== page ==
Since then, the 24-year-old has just one top-10 finish (10th) at Martinsville. In the last two races he has been caught up in two early wrecks, taking the No. 98 team out of contention for a solid finish. At Dover, the team attempted to mount a comeback, but to was halted late in the event, with the team finishing 22nd.
ThorSport Racing is arguably the best team in the garage, alongside Kyle Busch Motorsports and Brad Keselowski Racing. The rookie Abreu leans heavily on 2014 Truck Series champion Matt Crafton, who is currently leading the points.
Abreu is in one of the best trucks on the circuit. In the past three seasons, led by Sauter, that particular team recorded four victories, 24 top-five finishes and 46 finishes inside the top 10. Though the rookie driver has very little experience on asphalt, the performance needs to improve or else he might have a short stint in NASCAR.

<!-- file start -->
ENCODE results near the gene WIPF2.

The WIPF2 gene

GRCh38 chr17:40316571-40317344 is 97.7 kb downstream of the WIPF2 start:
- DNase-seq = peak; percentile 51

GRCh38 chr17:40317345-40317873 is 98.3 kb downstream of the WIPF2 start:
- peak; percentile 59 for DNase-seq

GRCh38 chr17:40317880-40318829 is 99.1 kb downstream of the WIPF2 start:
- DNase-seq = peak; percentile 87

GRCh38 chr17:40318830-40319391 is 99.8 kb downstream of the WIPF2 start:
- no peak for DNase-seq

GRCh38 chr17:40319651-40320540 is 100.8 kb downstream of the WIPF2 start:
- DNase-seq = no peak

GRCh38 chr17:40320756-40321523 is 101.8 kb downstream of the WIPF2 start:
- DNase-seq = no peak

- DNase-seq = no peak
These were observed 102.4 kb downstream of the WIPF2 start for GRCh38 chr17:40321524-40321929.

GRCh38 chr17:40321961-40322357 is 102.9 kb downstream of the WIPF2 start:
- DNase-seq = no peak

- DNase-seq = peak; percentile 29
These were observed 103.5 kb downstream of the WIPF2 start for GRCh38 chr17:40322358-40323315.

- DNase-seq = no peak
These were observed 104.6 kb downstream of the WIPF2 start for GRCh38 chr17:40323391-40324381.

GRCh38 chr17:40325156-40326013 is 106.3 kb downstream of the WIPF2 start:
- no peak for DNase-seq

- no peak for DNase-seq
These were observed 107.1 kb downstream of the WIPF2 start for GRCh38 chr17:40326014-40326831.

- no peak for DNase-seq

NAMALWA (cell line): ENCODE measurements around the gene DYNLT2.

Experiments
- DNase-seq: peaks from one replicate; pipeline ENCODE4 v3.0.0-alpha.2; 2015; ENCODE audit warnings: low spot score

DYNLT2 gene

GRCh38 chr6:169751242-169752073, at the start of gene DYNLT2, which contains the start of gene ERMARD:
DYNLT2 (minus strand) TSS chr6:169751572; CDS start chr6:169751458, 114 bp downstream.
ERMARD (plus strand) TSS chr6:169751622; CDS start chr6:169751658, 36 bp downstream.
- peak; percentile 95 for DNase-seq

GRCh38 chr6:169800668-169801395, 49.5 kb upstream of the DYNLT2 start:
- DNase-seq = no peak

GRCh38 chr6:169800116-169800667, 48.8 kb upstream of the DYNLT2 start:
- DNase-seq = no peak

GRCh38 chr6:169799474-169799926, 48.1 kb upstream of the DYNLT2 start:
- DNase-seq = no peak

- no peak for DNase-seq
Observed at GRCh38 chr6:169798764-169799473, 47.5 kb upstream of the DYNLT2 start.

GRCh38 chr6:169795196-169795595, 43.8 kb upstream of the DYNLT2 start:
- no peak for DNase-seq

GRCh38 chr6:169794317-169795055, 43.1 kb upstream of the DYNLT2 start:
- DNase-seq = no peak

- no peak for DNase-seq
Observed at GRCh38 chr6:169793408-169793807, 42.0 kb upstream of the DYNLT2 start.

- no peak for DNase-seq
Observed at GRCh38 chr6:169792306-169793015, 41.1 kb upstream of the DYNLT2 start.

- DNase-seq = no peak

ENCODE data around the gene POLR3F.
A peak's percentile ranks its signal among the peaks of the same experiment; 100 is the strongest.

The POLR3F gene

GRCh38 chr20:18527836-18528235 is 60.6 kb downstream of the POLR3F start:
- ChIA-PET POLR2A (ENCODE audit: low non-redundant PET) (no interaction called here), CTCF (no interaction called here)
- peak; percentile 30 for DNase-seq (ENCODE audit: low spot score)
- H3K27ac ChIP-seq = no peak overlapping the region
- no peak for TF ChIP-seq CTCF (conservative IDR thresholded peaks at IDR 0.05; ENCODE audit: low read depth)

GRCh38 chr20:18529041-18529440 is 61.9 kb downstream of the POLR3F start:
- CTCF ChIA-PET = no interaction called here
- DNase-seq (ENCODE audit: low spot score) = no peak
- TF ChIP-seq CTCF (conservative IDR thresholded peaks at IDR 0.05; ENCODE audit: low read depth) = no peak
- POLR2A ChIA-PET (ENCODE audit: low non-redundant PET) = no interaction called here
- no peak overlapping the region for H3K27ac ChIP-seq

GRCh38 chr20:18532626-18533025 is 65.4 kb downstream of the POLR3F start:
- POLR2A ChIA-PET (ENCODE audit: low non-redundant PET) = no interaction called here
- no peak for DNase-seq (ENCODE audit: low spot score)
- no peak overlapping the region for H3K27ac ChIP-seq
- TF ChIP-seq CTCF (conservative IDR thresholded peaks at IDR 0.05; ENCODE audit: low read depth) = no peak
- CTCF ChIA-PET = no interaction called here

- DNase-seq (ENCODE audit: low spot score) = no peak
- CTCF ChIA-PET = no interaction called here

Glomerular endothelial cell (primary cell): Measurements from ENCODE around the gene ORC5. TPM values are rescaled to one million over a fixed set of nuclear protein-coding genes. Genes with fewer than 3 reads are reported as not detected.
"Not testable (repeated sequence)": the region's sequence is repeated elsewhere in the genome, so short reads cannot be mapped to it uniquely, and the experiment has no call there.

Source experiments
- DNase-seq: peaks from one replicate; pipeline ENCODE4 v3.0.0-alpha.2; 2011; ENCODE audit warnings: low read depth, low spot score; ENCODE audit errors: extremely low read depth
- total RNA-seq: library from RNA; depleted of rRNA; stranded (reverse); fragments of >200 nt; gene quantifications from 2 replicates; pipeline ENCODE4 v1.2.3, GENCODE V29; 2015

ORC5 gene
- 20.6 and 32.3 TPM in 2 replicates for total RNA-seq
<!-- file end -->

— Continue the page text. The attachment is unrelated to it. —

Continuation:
The seventh-year driver has had speed throughout the season, but much like Rhodes, can’t complete a race. At Daytona, his season started off with a bang, literally, as he was involved in a vicious crash finishing 26th.
After shaking the cobwebs off of Daytona the series went to Atlanta, where Townley started second and picked up his solo top-10 finish of the year, seventh. Two races later at Kansas, the veteran started from pole, but was involved in a crash around the midway point. Last weekend he was involved in another crash.
Through five races, Townley has two DNF’s. The 26-year-old only had two DNF’s in all of 2015 while competing for a championship.
Townley currently sits 20th in the point standings. Without a Chase last season he finished eighth. Although he has sponsorship to compete full-time with his car owner and father, Tony Townley with Athenian Motorsports, the finishes need to better.